Chinese and South Korean Children's Moral Reasoning Regarding the Fairness of a Gendered Household Labor Distribution

Midgette, A. J.
2020

From the abstract: "This study explored age-related changes in Chinese and Korean children’s fairness judgments and reasoning regarding the gendered division of household labor. The majority of previous research on this issue has focused on adults’ experiences and has been conducted in Western countries. Interviews were conducted with 133 children, 65 Chinese and 68 South Korean, ages 9–11 (N = 48), 12–14 (N = 43), and 16–18 (N = 42). Despite country differences in women’s involvement in the workforce, in both countries women do most of the housework. Most participants across ages evaluated a hypothetical scenario in which the mother did most of the work as unfair and endorsed a hypothetical scenario in which housework was divided evenly as fair. Developmental effects were found with younger children in both countries employing more equality justifications and adolescents providing more social convention justifications. In both countries, children described their mother as doing most of the housework and, in contrast with their judgments about hypothetical situations, were evenly divided overall in their evaluations of whether this unequal distribution in their actual families was fair. Korean children were more likely to view their family’s division as unfair than Chinese children and were more likely to employ equality justifications in support of those judgments. Unexpectedly, across countries moral reasoning in the form of expectations of equity rather than gender stereotyping was employed to justify an unequal division of labor. This study’s findings suggest the value of investigating children’s fairness judgments and moral reasoning regarding both hypothetical and actual situations."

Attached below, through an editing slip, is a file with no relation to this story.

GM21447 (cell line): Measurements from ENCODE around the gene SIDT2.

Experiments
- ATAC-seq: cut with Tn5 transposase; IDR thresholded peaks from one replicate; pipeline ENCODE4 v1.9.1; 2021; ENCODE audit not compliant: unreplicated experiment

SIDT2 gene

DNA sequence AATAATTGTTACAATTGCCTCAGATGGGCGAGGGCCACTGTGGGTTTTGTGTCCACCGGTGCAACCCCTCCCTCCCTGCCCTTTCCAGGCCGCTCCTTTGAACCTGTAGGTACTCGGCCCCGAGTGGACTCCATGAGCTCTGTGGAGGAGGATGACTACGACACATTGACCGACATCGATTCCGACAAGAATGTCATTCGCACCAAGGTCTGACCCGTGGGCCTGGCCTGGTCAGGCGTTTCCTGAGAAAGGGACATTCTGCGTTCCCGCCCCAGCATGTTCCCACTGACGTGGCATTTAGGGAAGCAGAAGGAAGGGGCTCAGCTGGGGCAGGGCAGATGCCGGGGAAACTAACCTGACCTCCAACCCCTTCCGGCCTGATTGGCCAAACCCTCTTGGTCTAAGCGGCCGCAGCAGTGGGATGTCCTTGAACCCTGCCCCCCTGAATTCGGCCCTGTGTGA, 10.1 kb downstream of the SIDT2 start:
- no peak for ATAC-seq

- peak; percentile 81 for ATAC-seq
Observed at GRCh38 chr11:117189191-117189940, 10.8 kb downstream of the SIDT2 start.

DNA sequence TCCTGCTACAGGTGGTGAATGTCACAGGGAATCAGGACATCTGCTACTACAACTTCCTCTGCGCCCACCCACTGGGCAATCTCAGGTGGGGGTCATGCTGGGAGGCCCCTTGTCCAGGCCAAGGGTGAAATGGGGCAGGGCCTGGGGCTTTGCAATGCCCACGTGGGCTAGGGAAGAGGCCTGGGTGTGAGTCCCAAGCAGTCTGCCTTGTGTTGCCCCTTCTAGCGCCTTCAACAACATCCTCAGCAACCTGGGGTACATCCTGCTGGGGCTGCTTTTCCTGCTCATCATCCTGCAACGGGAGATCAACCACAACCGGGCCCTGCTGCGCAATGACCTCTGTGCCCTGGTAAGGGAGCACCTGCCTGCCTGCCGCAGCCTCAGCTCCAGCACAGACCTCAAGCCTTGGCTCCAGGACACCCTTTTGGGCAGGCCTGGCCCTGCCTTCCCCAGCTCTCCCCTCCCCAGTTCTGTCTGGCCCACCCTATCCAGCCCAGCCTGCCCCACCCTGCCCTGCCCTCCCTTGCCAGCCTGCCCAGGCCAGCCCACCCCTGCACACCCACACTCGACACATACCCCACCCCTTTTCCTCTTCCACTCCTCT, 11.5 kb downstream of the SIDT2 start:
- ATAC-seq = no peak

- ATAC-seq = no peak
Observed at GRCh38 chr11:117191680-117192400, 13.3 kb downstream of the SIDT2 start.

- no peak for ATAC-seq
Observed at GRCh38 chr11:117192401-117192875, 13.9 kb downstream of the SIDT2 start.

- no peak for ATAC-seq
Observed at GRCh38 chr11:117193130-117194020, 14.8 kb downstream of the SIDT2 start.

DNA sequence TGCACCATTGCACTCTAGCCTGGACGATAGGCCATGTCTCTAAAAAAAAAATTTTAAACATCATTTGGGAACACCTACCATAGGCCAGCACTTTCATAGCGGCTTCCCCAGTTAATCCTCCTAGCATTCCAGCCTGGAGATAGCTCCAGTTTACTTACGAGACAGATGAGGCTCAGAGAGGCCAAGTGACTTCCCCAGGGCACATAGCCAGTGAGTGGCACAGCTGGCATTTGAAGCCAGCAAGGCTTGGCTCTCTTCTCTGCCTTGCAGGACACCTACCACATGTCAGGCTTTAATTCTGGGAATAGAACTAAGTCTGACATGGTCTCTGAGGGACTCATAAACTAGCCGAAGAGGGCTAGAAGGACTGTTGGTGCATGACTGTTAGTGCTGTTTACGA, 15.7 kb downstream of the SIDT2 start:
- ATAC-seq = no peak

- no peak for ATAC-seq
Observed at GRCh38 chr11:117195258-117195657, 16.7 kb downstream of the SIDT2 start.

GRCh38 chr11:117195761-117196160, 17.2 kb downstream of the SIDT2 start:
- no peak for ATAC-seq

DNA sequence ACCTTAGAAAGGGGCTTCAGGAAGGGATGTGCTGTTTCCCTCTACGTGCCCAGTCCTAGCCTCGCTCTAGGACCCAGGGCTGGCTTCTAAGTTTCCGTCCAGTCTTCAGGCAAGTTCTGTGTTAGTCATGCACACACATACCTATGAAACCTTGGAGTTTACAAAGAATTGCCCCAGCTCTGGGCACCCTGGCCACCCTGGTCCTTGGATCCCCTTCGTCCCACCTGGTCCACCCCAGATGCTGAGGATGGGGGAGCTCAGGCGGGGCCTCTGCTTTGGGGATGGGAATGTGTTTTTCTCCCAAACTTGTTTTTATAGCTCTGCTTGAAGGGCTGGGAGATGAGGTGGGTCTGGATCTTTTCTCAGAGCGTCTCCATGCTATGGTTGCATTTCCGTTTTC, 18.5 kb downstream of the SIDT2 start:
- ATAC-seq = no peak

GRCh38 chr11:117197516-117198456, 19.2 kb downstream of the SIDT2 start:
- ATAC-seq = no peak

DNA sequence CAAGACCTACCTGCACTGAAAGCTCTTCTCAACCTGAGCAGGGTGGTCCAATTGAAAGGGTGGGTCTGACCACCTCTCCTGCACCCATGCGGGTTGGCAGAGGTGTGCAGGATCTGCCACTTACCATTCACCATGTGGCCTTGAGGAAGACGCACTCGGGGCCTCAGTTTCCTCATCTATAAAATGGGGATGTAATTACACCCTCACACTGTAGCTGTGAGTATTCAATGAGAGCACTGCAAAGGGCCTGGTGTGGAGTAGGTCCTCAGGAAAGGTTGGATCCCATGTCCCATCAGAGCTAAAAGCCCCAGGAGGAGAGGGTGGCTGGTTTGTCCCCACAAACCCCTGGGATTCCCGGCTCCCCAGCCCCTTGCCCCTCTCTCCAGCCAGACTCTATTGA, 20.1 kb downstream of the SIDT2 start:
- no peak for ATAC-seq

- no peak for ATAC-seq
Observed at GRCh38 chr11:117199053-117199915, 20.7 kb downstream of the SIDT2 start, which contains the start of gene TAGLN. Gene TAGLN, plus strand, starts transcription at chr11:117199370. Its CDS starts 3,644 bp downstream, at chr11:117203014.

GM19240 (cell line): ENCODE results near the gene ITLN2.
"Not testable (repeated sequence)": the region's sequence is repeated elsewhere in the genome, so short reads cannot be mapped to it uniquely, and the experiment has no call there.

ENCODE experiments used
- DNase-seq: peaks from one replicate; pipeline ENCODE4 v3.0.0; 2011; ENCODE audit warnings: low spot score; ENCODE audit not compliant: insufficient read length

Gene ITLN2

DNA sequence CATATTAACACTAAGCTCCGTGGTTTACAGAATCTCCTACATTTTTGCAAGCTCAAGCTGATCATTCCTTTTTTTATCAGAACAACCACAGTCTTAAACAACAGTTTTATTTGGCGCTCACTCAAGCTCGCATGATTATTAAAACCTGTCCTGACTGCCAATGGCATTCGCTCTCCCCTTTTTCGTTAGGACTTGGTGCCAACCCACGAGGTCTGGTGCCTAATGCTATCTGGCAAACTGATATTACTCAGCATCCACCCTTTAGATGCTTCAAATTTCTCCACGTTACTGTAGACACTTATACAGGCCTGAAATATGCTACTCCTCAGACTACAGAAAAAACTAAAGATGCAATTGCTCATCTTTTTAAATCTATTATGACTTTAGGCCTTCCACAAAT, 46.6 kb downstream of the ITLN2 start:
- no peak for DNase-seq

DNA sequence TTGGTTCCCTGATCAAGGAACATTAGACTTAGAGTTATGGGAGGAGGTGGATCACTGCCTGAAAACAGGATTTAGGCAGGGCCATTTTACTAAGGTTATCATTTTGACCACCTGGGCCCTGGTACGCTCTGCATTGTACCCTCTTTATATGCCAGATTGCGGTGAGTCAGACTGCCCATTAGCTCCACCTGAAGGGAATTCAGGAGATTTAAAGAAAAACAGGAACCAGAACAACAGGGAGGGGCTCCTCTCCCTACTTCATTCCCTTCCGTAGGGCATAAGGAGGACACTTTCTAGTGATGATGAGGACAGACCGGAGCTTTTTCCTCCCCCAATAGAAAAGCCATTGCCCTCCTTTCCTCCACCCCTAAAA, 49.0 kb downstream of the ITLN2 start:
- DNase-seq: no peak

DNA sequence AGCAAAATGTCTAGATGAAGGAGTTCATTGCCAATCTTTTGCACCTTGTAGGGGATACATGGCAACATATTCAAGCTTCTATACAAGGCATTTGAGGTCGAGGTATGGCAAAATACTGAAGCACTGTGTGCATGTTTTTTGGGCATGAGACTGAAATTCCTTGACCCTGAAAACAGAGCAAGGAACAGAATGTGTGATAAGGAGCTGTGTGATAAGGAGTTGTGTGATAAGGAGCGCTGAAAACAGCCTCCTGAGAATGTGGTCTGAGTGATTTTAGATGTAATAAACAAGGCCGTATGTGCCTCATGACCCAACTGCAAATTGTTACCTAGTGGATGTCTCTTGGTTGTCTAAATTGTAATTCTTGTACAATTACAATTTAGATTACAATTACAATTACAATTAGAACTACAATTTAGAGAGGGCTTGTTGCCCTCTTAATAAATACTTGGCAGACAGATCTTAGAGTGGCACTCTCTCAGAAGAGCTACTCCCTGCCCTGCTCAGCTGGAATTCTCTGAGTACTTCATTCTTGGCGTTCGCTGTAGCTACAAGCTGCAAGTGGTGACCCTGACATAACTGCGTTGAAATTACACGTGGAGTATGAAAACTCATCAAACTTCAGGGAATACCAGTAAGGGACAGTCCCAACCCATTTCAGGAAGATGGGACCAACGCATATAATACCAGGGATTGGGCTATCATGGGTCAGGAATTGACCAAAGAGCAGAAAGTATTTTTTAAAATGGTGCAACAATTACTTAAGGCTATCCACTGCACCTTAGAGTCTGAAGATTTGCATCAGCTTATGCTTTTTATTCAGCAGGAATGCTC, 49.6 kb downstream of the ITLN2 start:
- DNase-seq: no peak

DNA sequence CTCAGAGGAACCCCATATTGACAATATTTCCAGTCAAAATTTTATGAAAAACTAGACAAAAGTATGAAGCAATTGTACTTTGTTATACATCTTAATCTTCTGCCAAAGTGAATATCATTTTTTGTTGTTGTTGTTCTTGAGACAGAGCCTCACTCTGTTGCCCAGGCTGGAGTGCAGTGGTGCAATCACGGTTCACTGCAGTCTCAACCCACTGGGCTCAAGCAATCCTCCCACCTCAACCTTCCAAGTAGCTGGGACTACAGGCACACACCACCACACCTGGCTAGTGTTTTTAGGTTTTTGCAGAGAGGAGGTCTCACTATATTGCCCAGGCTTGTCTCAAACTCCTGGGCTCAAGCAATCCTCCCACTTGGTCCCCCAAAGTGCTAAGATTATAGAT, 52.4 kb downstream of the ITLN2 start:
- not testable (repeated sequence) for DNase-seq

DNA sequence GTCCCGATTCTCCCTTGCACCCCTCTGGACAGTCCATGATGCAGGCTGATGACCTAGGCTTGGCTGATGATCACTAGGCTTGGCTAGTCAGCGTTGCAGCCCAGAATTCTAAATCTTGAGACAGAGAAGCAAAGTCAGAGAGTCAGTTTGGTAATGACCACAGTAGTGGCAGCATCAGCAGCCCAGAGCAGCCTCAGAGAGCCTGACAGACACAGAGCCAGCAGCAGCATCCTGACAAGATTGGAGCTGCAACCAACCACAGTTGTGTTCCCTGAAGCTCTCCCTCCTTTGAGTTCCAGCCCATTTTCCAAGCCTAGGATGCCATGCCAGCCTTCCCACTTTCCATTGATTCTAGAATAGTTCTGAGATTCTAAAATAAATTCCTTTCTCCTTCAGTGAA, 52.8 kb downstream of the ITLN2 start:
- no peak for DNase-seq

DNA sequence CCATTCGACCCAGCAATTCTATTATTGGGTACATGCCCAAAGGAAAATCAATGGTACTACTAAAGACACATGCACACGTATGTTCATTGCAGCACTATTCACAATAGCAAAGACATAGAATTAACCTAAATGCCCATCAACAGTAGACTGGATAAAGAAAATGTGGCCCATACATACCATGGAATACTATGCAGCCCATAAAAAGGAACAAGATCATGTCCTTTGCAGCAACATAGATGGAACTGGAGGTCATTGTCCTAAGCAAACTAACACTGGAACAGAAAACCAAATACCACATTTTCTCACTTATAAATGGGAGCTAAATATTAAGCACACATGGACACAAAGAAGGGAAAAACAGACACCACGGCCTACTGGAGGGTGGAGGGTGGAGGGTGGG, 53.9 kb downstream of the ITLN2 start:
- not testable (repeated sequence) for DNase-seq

Available here: Developmental Psychology
Citation: Midgette, A. J. (2020). Chinese and South Korean children's moral reasoning regarding the fairness of a gendered household labor distribution. Developmental Psychology, 56, 91-102.
DOI: 10.1037/dev0000854